The Afterwards is a new story by U.K. poet A. F. Harrold, illustrated by Emily Gravett, the well-known picture book illustrator. Like so many books for kids these days, the story explores friendship, death and loss. It is quite dark at times and some children may find the 'other world' that our young protagonist is able to visit quite creepy in much the same way that Neil Gaiman's Coraline's 'other mother' is creepy. But the ending is positive with a focus on living in the moment, honouring those you loved and being present.
Dear Professor Whale by Megumi Iwasa and Jun Takabatake (illustrator) wasn't quite as sweet and charming as Yours Sincerely, Giraffe, but it still highlighted the importance of friendship, kindness and belonging via the old-fashioned means of communication, letter writing.
The action centres around the reviving of the Whale Point Olympics. The older Olympians are honoured and revered while the youngsters are encouraged to engage in friendly competition and teamwork rather than winning gold medals at all cost.
The empathy message may have been laid on a bit thick this time round, but it's hard to take offence when it's so well-meaning and good-natured.
Front Desk by Kelly Yang is for the older end of the junior fiction spectrum - probably 10+ and is loosely based on her own experiences as a new immigrant to the States in the early 1990's. Yang wanted to tell her son about how she grew up and what it was like being an immigrant. In a letter at the front of the books she says,
I grew up in a motel. I didn't have any toys or nice clothes. My parents were struggling...and life was very, very hard for us; it was hard for everyone in our motel, from the immigrants we hid at night to the guests who stayed by the week, folks who got mistreated by the police and were stuck in the same sad cycle of poverty.
I had been searching for a way the right way to tell my son all of this, a way that didn't scare him, but inspired him....Draft after draft, I dug deeper and deeper until the shame and pain and joy of my childhood were so open and exposed, it scared me.
For such a hard won story, it reads lightly and easily. Diversity is celebrated, as is a strong sense of family and friendship. Belonging, perseverance and hard work are standards held up for admiration. Disadvantage and racism are sadly also on show and not just from the American population, Yang also subtly shows the tensions between mainland Chinese immigrants and Taiwanese Chinese.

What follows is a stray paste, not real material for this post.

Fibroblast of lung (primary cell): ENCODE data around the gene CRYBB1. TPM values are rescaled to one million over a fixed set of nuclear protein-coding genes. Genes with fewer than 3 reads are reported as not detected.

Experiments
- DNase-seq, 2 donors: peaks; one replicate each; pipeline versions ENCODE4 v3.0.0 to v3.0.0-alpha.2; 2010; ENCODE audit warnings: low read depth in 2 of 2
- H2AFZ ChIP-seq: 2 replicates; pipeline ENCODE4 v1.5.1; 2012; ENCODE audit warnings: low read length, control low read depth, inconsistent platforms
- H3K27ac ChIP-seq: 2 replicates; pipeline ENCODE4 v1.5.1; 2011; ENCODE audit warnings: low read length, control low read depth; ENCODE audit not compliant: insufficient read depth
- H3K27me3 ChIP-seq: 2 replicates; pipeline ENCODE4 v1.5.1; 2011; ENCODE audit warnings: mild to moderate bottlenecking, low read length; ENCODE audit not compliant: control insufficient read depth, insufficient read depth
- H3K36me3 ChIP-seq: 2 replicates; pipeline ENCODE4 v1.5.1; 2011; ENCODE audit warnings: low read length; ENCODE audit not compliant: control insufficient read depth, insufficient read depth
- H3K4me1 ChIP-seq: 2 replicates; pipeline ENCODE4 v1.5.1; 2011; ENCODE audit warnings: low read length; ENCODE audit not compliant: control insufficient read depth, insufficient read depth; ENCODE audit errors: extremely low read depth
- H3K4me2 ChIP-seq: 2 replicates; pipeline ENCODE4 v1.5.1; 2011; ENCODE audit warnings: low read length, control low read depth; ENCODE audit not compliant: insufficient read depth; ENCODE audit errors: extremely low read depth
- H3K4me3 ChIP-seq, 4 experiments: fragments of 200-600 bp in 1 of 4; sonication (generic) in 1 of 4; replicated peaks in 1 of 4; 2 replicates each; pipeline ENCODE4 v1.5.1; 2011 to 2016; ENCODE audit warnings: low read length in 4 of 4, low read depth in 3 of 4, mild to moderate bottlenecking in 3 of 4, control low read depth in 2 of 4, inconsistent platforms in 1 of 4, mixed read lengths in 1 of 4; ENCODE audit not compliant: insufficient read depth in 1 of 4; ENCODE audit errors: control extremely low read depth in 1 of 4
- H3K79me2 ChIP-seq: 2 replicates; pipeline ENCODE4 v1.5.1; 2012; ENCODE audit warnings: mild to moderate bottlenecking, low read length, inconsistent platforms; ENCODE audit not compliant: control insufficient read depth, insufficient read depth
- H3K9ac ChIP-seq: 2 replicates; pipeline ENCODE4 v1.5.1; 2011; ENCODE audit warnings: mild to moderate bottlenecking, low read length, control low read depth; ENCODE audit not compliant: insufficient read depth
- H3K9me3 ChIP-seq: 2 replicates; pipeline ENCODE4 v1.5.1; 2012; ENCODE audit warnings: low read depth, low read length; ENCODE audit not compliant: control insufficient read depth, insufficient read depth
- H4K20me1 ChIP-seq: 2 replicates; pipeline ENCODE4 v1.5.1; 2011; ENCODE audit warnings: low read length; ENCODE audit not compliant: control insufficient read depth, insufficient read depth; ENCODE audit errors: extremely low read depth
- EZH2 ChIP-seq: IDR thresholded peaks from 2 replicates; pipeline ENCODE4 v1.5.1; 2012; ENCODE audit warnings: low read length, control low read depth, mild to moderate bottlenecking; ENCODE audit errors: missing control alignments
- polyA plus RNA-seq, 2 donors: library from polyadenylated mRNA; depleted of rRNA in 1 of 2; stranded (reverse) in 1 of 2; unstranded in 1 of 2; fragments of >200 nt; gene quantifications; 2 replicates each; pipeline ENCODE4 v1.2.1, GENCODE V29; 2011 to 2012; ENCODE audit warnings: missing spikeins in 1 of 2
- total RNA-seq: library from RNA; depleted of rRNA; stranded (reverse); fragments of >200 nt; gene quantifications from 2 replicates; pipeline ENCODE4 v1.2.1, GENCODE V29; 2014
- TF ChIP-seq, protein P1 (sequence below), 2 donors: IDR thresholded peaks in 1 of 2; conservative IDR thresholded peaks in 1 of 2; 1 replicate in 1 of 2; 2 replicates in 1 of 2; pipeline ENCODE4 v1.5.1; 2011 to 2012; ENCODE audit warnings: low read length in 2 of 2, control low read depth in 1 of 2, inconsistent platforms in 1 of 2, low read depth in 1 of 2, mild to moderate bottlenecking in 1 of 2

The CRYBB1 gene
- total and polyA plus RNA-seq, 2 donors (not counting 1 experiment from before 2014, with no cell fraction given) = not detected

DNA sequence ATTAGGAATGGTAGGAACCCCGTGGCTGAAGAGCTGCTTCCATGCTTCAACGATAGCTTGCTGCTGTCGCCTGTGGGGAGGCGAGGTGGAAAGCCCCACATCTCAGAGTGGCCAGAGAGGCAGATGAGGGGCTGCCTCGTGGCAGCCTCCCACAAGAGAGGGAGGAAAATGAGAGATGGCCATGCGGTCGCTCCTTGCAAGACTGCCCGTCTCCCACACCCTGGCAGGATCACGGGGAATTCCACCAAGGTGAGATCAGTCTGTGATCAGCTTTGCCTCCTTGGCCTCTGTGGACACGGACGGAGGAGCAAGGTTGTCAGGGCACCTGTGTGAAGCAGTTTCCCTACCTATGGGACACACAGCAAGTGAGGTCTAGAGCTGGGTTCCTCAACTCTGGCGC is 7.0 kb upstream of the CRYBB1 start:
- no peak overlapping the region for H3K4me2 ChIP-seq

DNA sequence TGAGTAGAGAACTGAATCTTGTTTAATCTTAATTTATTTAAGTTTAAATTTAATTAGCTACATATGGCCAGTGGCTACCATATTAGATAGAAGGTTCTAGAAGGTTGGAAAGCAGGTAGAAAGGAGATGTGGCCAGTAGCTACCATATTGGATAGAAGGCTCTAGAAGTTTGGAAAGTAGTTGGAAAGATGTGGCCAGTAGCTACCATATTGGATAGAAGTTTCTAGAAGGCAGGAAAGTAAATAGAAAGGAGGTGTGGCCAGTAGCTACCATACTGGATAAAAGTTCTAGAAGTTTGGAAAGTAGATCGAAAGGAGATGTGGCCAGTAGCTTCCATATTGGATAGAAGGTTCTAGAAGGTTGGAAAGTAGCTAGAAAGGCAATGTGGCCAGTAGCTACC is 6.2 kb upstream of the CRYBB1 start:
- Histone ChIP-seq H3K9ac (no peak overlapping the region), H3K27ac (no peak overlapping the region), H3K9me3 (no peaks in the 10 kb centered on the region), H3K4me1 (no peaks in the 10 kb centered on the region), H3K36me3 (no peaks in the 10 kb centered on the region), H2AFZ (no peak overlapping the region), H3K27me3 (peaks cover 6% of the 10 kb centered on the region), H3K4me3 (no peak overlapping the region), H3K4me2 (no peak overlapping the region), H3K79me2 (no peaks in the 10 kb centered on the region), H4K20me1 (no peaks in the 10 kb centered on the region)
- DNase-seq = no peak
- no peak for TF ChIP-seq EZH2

One of my new favourites though is Louisiana's Way Home by Kate DiCamillo. Her writing is stunning as always and Louisiana is a delightful, spunky creation. Suddenly, without explanation, Louisiana is on the run with her Grandma. What follows is a journey of major self discovery as Louisiana learns some painful home truths and discovers just how strong and resilient she really is.
We all, at some point, have to decide who we want to be in this world. It is a decision we make for ourselves.
Forgiveness, hope and courage are DiCamillo's calling cards - they shine very brightly in this tender, bittersweet story. And it wouldn't be a DiCamillo story if we didn't also learn about the kindness of (some) strangers (although don't get me started on the grandmother!)
Perhaps what matters when all is said and done is not who puts us down but who picks us up.
I'm starting to loose track of ALL the princesses-turned-monster-fighting-superheroes in The Princess in Black series by Shannon Hale but #6 and the Science Fair Scare is still full of all the fun, derring-do, go-girl attitude of the earlier stories.
It's hard NOT to be charmed by these sassy young things with their alter-ego monster-fighting persona's. But I guess at some point, I'd like to see these girls (& the dashing young Goat-Boy) come out from behind their masks and let the world see who they really are all the time.
Book 6 feels like a transition point. Everyone now seems to be 'in' on the secret and it would be nice if the girls didn't have to pretend to be pretty, prim princesses in public any more.
I love junior fiction at this time of year. It's entertaining, easy reading. But they're not always light on topic or emotional impact. These books feature BIG themes with BIG heart. They are books that can be enjoyed by adults just as much as the younger people in their lives. There is way more to junior fiction than the Wimpy Kid and Dork Diaries, and I for one, am very grateful for that!